A story of a self-styled demi-god and his attempts to turn what-he-could-be into what-he-is.Updated: Jul 02, 2010 22:58 IST
Rs 299 n pp 271
The Mythologist opens with the desecrating scene of a ‘god’ contemplating suicide. Let me rephrase that. It begins with a confession of Parshuram, our deity-in-distress narrator: “As a child I was a god… The truth is, I was only almost a god.” As he stands on San Francisco’s Golden Gate bridge, dithering on whether to give into or give up on his seemingly infallible past, Parshuram’s life flashes before his eyes as if to help him make up his mind.
Parshuram, the scion of mediocrity, was born when the great Indian parental habit of naming children after gods was in vogue. But instead of adding to the crowds of Rams and Laxminarayans, he was stamped with the title of an offbeat, non-fancy, axe-wielding avatar of Vishnu. Pedigree, however, comes to his rescue: “I, Parshuram, was almost Krishna.”
After being a makeshift Dhruva once, all that Parshuram aspires to do is to play Krishna in his producer-director ‘Big Grandfather’s’ epic biopic — not for anything else but to be on the right side of the camera, to become a superstar revered, loved, feared by all and, above all, to execute the divine plan of his existence: “That was to have been my destiny. A god for six crore people, even more… By the time I grew up, I would have been many gods, and many heroes.”
The more Parshuram is certain of ‘what could be’, the more he is shaken by ‘what is’. Vacillating between the two, he stumbles on the dark spots of modern history — and falls victim to almost all of them. While the Emergency stalls the movie-making business, pushes him into politics, (almost and often) into love, out of the country and into matrimonial ad writing, the 9/11 attacks leave him stranded without a valid passport but with a ‘benefactress’.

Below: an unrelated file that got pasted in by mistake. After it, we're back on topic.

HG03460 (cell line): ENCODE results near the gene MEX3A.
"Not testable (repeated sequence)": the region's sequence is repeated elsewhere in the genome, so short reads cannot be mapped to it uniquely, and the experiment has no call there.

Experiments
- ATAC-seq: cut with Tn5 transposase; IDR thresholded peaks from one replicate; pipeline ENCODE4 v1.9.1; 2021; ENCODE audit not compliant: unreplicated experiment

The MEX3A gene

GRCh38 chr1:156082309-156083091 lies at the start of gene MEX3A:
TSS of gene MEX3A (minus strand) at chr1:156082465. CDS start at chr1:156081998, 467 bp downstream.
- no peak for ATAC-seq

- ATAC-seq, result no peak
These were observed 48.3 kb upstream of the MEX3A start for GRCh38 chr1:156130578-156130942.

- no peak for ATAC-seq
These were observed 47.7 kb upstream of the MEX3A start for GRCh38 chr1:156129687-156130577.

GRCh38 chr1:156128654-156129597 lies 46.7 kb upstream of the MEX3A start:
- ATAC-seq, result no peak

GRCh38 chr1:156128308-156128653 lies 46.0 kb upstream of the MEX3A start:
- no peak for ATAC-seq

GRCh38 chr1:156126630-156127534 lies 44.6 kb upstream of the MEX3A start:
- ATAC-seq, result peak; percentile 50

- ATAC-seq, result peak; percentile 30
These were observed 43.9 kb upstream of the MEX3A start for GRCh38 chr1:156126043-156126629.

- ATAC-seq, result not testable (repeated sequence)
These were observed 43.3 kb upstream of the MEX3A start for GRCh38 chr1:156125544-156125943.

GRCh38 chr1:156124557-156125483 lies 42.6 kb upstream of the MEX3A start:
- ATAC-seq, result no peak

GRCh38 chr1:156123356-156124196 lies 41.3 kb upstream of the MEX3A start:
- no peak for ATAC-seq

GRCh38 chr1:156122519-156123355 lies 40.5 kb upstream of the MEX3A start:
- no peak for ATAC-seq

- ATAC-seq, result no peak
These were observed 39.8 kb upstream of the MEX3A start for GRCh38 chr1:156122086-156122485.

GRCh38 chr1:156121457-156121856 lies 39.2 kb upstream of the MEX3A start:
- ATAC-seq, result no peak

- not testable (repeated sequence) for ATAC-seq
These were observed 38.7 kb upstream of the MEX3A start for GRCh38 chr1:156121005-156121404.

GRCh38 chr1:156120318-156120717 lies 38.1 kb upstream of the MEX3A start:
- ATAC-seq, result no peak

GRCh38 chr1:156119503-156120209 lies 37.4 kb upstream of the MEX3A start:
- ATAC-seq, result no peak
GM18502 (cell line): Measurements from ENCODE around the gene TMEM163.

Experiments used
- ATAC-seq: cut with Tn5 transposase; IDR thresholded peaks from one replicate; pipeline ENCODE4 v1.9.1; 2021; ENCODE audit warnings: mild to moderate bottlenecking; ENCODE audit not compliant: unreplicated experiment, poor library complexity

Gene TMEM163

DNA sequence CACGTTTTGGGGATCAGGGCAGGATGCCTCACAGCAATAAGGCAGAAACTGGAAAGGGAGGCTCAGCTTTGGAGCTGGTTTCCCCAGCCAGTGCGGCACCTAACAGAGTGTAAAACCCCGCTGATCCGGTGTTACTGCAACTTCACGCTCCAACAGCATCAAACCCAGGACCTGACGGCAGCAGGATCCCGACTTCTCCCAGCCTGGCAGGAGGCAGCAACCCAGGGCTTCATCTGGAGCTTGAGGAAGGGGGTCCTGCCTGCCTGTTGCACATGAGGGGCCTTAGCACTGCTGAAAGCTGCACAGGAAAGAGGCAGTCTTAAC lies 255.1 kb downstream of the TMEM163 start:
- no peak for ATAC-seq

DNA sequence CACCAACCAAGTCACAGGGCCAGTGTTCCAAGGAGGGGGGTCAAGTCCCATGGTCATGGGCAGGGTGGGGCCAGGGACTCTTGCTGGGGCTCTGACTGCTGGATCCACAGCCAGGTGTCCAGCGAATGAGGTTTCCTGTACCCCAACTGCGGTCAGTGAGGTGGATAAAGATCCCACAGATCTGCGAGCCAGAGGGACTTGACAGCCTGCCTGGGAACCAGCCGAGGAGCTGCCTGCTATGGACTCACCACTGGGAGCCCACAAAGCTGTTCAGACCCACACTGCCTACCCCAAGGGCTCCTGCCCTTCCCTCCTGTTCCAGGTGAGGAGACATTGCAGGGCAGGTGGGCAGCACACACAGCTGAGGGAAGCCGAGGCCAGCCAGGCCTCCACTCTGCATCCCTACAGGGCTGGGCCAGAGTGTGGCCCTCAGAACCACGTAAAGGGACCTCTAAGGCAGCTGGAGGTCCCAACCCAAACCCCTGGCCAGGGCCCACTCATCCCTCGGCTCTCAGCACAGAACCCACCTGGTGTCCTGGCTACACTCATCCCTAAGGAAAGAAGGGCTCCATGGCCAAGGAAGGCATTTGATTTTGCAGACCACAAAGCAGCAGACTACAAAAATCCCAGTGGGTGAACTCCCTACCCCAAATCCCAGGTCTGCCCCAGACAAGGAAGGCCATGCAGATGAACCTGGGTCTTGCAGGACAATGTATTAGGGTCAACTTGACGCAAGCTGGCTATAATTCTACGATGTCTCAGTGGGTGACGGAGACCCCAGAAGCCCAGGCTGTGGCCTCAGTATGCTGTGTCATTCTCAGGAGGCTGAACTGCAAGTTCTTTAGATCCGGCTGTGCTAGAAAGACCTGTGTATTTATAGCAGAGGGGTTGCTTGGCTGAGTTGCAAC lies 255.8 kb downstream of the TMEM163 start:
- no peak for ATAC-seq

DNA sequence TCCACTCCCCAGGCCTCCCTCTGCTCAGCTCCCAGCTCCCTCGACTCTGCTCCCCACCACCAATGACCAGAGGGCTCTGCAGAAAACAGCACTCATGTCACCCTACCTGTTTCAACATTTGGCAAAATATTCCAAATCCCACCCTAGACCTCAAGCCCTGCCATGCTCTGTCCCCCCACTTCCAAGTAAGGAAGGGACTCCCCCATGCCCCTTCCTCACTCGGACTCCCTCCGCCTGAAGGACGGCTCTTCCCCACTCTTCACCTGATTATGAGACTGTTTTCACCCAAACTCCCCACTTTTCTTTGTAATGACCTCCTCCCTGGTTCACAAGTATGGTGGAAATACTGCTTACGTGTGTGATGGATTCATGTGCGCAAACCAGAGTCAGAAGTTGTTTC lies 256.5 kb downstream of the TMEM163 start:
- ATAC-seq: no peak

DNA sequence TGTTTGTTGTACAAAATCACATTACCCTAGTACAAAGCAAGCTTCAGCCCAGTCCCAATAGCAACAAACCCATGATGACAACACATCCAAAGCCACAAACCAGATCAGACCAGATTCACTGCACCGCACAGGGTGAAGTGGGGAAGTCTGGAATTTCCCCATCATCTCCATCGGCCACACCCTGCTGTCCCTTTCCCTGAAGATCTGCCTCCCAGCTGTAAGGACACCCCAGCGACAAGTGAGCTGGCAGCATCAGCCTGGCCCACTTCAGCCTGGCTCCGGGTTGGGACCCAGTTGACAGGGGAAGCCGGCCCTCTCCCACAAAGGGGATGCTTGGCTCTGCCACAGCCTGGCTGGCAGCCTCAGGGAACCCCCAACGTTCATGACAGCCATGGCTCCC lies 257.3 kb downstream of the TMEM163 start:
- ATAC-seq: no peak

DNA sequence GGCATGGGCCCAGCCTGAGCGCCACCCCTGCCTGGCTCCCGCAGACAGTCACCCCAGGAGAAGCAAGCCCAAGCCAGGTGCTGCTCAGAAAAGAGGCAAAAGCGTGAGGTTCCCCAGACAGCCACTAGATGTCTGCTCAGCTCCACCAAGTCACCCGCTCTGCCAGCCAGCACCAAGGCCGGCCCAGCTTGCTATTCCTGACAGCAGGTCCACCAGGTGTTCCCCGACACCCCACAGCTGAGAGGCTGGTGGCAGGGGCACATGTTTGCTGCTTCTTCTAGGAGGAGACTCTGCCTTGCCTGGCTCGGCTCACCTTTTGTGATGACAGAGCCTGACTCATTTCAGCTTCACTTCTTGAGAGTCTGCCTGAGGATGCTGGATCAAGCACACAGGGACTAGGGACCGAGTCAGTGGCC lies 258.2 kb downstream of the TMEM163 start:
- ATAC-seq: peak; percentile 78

Reality trashes every myth Parshuram weaves to escape reality. It forces him to scuffle off the pedestal that his ambitious monologues help him climb. But he takes these swings in his stride. And he makes sacrilegious observations on the way (“I realised we were a people whose temples do the work of lawyers and therapists”), vows to trust his own sense of discretion (“I will not believe anything anyone tells me again”), and calmly returns to being “porlocked” (a metaphor for interrupted genius).
‘Book Two Myth’ intensifies Parshuram’s struggle of hovering near Truth and without cutting oneself off from the umbilical cord tied to Power. The attempt to establish an equilibrium through a parallel Panchatantra-like narrative at least brings Parshuram’s myths closer to reality. But the fable is far from being over.
Back to the Golden Gate bridge and the confusion, the tale has more twists than a raging twister. I, the reader, am left with one smothering question: what if all of Parshuram’s myths were, at least, almost true?